Coconuts can add flavor, variety and healthy nutrients to your diet. Coconuts are rich in lauric acid, which is known for being antiviral, antibacterial and antifungal, and boosts the immune system.
Fresh coconut juice is one of the highest sources of electrolytes known to man, and can be used to prevent dehydration.
The coconut has many other positive sides too. It can help you lose weight, or maintain your already good weight and lower your cholesterol. Coconut also increases the metabolism and promotes healthy thyroid function and boosts the overall daily energy. Whats more, it helps to rejuvenate your skin and prevent wrinkles. Splendid!
Selecting & Storing
Select coconuts that slosh when gently shaken. The more liquid you hear sloshing around, the fresher the coconut. Avoid ones with damp or moldy eyes or cracked shells. Whole coconuts can be stored at room temperature for up to 1 month. After the coconut is cracked, tightly wrap the coconut meat and store it in the refrigerator for up to 5 days. Fresh coconut milk and water should be used within 2 days. You can freeze shredded fresh coconut in a freezer bag for up to 6 months.
After opening, keep canned, packaged, or dried coconut in an airtight container. Canned or packaged coconut keeps 5 to 7 days, and dried coconut keeps 3 to 4 weeks in the refrigerator.
Cracking a Coconut
To open a coconut, locate the three soft eyes at the top of the shell. Pierce them with the tip of a knife or an ice pick; drain off the milk. With a hammer, gently tap the shell all around until it cracks and splits on its own.
Peel the brown husk from the coconut meat, and chop the coconut meat into uniform pieces. Use your food processor or a hand grater to shred or grate the coconut.
Drop In & Decorate with freshly baked cookies and treats. Hope you will join me baking for a good cause. Look forward to having you all over.
Details can be found here.
Deadline: January 7th, 2008.
Printable version of recipe here
For the mousse:
6 sheets unflavored gelatin
40g confectioner's sugar
400 ml coconut milk - canned and unsweetened
5 tablespoons pineapple juice
2 tablespoons Batitda de Coco
200 g heavy cream
For the coulis:
250 g mango pulp
1/8 l pineapple juice
1 teaspoon lemon juice
Soak the gelatin sheets in cold water. Mix together the sugar, coconut milk, pineapple juice and Batida de Coco in a mixing bowl.
Take about 3 tablespoons of the coconut mixture and mix into the gelatin until it has dissolved then pour this into the rest of the coconut mixture.
Place in the refrigerator until it starts to set, stirring in between. After about an hour take out of the fridge.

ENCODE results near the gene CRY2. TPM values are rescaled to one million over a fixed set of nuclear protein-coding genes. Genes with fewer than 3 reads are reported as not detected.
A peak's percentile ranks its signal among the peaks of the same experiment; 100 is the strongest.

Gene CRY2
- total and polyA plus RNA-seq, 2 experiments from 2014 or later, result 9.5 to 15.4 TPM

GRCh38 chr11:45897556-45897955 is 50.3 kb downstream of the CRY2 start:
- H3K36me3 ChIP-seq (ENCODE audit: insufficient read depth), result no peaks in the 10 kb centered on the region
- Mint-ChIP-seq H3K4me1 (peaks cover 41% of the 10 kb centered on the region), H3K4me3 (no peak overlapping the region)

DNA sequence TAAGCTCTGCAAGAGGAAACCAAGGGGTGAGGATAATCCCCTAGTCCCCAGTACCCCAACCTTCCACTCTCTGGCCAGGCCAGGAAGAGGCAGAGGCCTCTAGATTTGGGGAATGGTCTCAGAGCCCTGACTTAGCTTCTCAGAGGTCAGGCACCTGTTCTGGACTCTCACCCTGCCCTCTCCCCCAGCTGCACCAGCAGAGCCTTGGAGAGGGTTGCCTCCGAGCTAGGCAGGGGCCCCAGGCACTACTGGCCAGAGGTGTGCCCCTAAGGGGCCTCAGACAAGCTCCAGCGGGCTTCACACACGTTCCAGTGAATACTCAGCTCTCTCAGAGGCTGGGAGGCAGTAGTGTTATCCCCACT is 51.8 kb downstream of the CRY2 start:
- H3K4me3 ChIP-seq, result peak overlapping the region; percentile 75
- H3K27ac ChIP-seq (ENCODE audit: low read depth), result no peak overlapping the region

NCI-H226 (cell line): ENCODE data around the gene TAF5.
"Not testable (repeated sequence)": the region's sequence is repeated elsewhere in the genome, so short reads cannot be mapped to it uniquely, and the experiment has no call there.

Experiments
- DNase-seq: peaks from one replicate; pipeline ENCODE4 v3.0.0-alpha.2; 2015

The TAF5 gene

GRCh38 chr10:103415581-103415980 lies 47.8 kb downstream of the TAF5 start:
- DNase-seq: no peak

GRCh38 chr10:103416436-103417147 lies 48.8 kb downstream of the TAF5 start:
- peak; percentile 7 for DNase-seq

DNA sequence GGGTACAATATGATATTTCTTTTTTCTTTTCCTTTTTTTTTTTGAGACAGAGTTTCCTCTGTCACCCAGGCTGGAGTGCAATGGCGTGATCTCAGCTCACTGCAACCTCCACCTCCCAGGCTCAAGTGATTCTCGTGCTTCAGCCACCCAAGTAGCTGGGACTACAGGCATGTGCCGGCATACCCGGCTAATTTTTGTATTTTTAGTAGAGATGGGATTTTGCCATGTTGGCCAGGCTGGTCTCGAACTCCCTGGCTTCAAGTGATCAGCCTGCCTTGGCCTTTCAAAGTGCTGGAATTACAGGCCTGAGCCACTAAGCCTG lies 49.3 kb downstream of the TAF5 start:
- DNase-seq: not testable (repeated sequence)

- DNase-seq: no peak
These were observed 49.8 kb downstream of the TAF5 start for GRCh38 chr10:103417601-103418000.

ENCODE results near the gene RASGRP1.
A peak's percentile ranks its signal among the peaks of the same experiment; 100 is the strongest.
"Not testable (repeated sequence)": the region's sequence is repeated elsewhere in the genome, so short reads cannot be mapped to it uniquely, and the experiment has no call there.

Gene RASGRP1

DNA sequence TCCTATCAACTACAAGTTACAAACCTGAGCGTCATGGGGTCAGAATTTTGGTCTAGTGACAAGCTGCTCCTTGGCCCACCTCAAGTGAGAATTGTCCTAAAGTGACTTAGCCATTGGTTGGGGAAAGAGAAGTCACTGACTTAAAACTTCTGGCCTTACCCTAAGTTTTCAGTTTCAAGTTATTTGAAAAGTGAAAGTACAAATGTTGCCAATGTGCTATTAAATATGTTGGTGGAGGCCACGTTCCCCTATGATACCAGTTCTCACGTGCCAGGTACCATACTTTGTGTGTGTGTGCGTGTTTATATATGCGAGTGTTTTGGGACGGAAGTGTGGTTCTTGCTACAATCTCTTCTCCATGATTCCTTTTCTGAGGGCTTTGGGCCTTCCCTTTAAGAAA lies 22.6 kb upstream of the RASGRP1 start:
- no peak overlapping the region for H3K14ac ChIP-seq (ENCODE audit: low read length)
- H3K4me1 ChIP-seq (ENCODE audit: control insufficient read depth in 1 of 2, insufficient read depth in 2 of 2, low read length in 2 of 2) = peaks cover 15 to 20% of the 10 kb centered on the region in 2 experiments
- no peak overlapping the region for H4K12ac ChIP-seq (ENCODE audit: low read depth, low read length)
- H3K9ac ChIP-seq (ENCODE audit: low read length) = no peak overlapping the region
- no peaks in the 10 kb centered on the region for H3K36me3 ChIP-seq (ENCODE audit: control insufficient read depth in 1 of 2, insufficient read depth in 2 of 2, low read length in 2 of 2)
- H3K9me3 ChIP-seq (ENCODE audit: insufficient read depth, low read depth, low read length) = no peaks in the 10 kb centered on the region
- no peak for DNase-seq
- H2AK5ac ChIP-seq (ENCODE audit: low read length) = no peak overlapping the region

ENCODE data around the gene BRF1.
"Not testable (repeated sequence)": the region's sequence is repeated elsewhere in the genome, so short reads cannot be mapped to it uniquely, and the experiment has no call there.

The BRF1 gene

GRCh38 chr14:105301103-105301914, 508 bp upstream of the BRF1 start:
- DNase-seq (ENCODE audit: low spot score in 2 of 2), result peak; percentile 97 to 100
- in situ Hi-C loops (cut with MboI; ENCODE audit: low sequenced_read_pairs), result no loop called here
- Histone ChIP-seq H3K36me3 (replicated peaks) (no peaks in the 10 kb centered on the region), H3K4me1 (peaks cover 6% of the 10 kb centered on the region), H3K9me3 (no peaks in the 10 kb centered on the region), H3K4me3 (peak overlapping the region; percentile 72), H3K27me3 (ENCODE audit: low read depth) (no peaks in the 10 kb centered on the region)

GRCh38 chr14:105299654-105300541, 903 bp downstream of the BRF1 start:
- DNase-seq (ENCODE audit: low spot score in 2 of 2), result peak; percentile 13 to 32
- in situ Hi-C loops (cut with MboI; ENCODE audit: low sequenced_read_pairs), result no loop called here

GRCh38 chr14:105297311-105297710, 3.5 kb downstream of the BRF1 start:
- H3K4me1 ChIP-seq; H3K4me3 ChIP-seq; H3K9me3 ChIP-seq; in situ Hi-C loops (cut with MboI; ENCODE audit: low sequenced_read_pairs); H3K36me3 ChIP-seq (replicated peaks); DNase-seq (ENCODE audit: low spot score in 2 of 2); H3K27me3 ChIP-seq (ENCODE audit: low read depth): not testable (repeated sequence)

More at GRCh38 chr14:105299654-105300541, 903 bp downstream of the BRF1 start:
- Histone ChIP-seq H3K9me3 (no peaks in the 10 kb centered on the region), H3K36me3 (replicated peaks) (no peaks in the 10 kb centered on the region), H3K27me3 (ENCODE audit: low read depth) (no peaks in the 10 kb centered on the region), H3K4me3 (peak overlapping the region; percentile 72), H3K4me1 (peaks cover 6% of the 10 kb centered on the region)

Whisk the cream until stiff and then fold into the coconut mixture. Fill into 6 forms and place in the refrigerator overnight.
For the coulis, cube half of the mango pulp, puree the rest with the pineapple juice. Add the lemon juice and fold in the mango cubes.
Turn the mousse out onto a plate and drizzle the mango coulis over the mousse. Decorate with a few mint leaves.
If you cannot find fresh mangoes use canned mangoes. Make sure however that they are unsweetened.
This is so good and takes you away to a far away tropical island. Creamy, light and fruity a slightly different mousse to end a wonderful dinner. We enjoyed this immensely. Soeren totally loves fruity desserts and Tom creamy ones, so this was perfect all around. The best thing is as this does not have too much sugar in it one indulge almost guilt - free.
So as this is a tried, tested and eaten pudding I am sending this off to Zorra who is hosting this month's Sugar High Friday.
More puddings on WFLH:
Banana Brioche Pudding with Bailey's Caramel Cream
Creme Brulee with Berries
Mousse au Chocolat
Panna Cotta with Blackberries
Sweet Potato Flan
Finally if you are looking for ideas to decorate your home and tree this Christmas I have just posted a fantastic and hopefully helpful article on The Daily Tiffin. It takes you through the trends of Christmas decorations and gives you a few ideas for table decorations too. You'll also find more details about my own centerpiece for my Christmas dinner table this year. Check out It's in the decoration.
The centerpiece is being sent off as my Centerpiece of the Month to Janelle and Sandi.
If you are looking for more great ideas please do have a peak at my Home & Design section.
In the meantime I wish you happy decorating, cooking and gift wrapping.